A number of people have ‘sorted it out’ over the years, the problem is that they didn’t come to the same conclusions.20/09/2018 at 20:09 #99829
Um, Ancien Regime (pre-French-Revolution) sources are often confusing. Especially if you are looking for early 18th century or 17th century infos.
If you need advice from a native French speaker about some text I’m willing to help, but on the overall it’s quite hard to have an opinion because it often lacks precise details.
- This reply was modified 2 years, 6 months ago by Patrice.
https://www.anargader.net/20/09/2018 at 23:18 #99840
[Ah Patrice! (or anyone else who wants to jump in…)
About a decade ago the Archives at Yvelines offered a large down load of:
Tableau militaire des drapeaux, étendards et guidons des troupes au service de la France, 1771
Either they withdrew it, or my google-fou is about as good as my French. It turns out to be the sole source of the Desjardins book. But the plates have some color issues so if you could take a quick look to see if you can turn up the full size scan I’d appreciate it!]
NCS. thanks. I had encountered Kronoskaf but not yet Bunel’s site. Like so many compilations on the web, they offer one answer without explanation or citation. Kronoskaf does occasionally mention conflicts in the sources (but not the sources!) – for example the aforementioned Touraine flag. It also appears to be a collaborative effort, so whoever gets the bug to illustrate a flag does so – perhaps why the aforementioned La Marine flag is shown with the weirdest shade of “green” I’ve ever seen:-) And it covers only the 7YW period.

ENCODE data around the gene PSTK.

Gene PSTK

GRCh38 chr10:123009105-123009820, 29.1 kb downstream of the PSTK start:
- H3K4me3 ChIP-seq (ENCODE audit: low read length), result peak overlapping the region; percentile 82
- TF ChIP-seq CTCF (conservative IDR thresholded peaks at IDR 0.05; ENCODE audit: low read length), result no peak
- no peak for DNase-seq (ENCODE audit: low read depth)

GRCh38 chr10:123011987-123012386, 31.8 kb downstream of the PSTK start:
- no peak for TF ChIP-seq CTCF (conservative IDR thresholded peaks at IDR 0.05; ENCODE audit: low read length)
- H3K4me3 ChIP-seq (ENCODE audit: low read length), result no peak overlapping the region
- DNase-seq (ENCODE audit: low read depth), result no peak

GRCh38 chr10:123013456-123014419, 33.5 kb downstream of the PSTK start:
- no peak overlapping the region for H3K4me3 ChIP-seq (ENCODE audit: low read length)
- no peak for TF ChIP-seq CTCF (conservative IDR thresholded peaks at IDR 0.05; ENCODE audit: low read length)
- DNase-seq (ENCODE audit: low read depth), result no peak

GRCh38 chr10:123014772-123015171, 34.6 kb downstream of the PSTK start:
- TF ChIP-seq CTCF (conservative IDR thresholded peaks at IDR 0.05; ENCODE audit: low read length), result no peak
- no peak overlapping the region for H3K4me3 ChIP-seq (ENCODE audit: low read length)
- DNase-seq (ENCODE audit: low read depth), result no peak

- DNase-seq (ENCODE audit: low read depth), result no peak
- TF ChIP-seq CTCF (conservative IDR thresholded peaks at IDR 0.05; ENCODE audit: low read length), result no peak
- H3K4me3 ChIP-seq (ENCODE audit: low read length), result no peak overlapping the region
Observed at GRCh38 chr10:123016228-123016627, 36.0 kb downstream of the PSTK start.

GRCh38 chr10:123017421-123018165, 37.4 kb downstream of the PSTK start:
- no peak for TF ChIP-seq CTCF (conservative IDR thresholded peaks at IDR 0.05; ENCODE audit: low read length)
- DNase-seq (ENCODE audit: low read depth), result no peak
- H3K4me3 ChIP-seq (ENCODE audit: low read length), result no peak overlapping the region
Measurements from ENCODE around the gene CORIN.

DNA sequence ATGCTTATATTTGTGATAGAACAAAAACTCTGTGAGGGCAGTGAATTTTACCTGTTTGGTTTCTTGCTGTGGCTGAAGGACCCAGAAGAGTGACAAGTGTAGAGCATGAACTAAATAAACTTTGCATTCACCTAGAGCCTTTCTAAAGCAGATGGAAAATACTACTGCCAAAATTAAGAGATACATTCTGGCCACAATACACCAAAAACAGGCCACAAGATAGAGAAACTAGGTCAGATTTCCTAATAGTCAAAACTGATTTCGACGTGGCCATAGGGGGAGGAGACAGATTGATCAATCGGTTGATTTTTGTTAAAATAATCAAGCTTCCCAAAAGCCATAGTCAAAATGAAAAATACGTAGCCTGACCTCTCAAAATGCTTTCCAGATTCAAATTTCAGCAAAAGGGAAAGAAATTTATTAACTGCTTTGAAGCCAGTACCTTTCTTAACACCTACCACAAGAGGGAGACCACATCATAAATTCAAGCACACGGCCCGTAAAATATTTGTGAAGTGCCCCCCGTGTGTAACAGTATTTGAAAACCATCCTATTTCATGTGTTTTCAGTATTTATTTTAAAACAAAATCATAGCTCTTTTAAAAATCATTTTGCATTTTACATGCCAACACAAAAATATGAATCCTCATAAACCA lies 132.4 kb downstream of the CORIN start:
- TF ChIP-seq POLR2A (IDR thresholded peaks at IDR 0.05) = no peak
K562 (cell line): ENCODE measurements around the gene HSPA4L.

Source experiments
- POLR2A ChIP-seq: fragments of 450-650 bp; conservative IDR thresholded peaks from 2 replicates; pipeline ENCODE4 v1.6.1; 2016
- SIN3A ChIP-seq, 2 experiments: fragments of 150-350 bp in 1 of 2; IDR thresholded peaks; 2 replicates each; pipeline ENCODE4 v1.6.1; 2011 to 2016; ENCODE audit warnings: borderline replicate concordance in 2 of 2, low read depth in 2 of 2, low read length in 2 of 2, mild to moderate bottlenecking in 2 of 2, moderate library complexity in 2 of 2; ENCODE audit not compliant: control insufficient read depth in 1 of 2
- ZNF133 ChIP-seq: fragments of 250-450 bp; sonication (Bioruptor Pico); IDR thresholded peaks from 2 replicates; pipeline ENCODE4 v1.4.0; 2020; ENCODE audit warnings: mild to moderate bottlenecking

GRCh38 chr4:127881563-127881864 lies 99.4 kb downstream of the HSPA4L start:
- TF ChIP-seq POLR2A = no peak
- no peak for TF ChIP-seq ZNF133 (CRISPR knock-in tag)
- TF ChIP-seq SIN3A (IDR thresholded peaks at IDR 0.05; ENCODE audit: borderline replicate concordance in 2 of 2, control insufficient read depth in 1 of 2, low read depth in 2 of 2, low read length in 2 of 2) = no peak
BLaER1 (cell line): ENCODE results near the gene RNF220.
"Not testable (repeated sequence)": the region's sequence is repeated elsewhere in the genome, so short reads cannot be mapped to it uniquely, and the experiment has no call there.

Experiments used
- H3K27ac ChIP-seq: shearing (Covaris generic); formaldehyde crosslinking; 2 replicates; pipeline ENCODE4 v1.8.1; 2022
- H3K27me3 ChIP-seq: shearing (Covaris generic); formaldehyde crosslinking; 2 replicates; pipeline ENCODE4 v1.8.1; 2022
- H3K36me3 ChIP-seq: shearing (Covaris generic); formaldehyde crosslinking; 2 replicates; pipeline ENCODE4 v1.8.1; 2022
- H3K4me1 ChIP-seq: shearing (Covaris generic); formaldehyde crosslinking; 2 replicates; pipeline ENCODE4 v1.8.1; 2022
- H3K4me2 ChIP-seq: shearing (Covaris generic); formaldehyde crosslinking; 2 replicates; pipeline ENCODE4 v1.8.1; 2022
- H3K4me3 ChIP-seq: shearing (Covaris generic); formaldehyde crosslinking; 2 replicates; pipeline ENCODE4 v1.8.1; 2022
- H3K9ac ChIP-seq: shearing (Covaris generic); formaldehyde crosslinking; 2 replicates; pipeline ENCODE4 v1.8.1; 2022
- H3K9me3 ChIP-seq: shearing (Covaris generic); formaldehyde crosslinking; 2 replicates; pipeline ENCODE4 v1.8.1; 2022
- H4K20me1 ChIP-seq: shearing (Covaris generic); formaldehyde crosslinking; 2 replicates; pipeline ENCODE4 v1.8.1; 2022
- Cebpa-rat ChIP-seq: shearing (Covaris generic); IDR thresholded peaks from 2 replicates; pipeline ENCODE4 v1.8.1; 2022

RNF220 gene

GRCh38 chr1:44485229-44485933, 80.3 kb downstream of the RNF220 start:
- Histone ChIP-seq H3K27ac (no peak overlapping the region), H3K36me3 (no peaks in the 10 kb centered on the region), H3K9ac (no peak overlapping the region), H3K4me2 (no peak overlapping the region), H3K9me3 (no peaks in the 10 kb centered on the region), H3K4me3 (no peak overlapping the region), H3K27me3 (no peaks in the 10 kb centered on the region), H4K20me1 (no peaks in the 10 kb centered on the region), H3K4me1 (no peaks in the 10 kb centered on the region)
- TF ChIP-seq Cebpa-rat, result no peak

Bunel on the other had covers the whole Royal period and offers a very precise coverage of regiment nomenclature and changes in flags, but again without explanation. My impression, given that he is attempting very broad coverage of all Europe in the period, is that he found a precise and comprehensive source to compile. Looking at his bibliography, Charrié pops out as just the guy who might sort it all out and explain his conclusions. Anyway I will have a chance to look at his book in a few days.
As curious as I am as to why the Champagne flag with a white saltire in the 1771 original documentation becomes a white cross in all the secondary references, my real reason is still to get a definitive answer on the mirror/identical question of the reverse side. Bunel has certainly taken the bull by the horns and illustrated a mirror image each time. But without any explanation I cannot consider that definitive or even persuasive. But Charrié might address the issue. It looks like his book does include some photographs of relics, which seem to be exceedingly rare.